The association, which Amos Clifford launched in 2012, now has 625 guides either fully trained or in training, including 361 in the U.S. "In the last couple of years, we have had an increasing number of physicians who have trained with us and become guides," Clifford says. Other forest therapy associations, not affiliated with Clifford's, have also formed.
While Page has led forest therapy sessions in the Angeles National Forest and other locales, the popular arboretum sessions make the event more accessible to urban residents who want the opportunity closer to home, he says.
Forest Bathing, Urban Style
The group at the arboretum is diverse -- young adults, seniors, couples, singles. They first gather in a semicircle by the waterfall to exchange brief introductions.
The guides first encourage participants to relax their muscles from head to toe, and then notice the sounds, sights, and smells around them -- a rushing waterfall, a full moon hidden by an overcast sky, an aromatic herb garden, a rose garden.
The second invitation is to wander in the garden for 15 minutes.
Next is a stroll through the paved herb garden, with an invitation to pick something.
Finally, the group is invited to find a place that looks inviting and sit for a few minutes. Doing nothing for at least a few minutes can be healthy, the guides remind the group.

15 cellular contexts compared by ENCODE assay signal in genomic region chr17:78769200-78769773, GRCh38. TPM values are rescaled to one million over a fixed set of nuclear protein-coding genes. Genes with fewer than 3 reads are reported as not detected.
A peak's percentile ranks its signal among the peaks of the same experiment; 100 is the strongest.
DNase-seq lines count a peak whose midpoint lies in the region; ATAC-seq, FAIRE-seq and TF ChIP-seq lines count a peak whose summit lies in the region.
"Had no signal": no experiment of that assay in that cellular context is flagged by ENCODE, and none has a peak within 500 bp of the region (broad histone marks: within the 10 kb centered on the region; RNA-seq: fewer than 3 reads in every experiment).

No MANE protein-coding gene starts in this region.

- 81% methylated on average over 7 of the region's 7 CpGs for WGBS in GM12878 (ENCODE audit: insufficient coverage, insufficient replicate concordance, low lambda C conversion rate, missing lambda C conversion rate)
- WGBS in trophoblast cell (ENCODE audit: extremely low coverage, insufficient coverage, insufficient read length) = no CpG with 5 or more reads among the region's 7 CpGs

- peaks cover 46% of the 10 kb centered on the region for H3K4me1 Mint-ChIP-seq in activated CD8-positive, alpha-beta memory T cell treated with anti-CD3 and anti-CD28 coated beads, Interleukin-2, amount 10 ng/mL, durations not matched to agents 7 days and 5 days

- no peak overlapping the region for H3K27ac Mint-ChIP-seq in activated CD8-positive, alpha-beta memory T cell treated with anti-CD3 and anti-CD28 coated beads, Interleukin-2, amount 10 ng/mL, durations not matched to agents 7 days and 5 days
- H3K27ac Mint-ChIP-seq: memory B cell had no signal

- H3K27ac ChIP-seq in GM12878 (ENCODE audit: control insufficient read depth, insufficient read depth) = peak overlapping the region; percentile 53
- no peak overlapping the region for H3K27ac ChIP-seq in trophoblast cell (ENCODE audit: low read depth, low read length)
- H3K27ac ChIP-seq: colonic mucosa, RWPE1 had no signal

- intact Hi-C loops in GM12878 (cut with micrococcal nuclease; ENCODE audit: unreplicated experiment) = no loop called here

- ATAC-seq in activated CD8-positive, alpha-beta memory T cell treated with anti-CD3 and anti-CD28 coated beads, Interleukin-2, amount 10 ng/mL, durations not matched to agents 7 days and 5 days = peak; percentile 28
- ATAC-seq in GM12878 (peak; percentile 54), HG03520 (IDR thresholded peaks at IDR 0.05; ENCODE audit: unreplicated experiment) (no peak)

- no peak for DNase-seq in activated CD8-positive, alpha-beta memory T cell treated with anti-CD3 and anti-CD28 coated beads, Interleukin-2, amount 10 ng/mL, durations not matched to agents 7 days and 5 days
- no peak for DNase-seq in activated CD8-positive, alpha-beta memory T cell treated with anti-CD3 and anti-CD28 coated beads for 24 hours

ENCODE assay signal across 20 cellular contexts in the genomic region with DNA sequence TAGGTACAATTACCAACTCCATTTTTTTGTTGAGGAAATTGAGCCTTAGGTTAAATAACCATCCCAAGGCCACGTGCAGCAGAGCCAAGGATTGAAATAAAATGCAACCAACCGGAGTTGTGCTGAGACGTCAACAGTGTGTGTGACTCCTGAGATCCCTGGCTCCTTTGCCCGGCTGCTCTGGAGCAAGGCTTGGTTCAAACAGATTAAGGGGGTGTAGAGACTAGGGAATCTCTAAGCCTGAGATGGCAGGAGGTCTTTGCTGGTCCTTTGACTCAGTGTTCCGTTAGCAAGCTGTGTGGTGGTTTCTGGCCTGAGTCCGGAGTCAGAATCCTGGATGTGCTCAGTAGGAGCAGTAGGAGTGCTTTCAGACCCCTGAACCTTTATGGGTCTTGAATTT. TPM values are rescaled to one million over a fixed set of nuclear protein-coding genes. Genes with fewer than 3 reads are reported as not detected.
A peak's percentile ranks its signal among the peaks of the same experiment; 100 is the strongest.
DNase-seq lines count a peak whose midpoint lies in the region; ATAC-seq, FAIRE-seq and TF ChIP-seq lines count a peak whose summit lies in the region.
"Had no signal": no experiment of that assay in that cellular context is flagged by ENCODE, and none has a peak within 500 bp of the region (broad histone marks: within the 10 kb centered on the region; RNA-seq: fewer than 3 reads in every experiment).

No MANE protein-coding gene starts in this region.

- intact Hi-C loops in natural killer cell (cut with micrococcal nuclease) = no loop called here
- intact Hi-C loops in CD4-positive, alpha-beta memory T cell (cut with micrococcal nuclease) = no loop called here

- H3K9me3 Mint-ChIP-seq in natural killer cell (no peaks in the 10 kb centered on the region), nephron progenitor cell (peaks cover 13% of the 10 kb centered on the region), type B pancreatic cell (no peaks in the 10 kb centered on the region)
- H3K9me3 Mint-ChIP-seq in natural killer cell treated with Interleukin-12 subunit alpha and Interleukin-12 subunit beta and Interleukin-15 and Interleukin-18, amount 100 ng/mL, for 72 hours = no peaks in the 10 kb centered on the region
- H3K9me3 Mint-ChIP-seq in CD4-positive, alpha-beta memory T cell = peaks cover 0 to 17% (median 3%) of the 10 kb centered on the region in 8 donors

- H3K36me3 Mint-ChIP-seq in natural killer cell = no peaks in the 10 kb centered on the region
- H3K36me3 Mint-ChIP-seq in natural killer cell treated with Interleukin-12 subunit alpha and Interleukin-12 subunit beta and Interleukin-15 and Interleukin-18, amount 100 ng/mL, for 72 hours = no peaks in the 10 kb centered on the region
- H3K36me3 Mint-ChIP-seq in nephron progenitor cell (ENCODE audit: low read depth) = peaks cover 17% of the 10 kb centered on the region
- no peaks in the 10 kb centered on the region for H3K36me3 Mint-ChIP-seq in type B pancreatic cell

Walk With a Doc
David Sabgir, MD, a cardiologist in Columbus, OH, was frustrated that he could not convince most of his patients to do regular physical activity. "People had great intentions when they left the office," he says.
Then he hit upon a bold idea. He would ask patients to walk with him. That was in 2005, and ''we had 101 for the very first one." It's grown to 500 chapters worldwide, most of those in the U.S. The doctor leads the walk and gives a brief talk on a health topic. "We encourage people to walk 30 or 45 minutes if they can," Sabgir says. Unless bad weather forces the walk into a mall, the activity is outside, he says.
"It's a perfect way to break the ice with patients," he says. "There is something really special about getting outside the walls of the office, and being in nature." The feedback from patients, he says, is good. "They say they love it, and it's always in all caps."
Robert Zarr, MD, was also trying to get his patients -- children, teens and young adults -- moving and outside. The Washington, D.C., pediatrician formally launched Park Rx America in April 2017 and now counts about 325 health care providers -- mostly MDs, but also nurses, nurse practitioners, and physical therapists, among others -- who take part.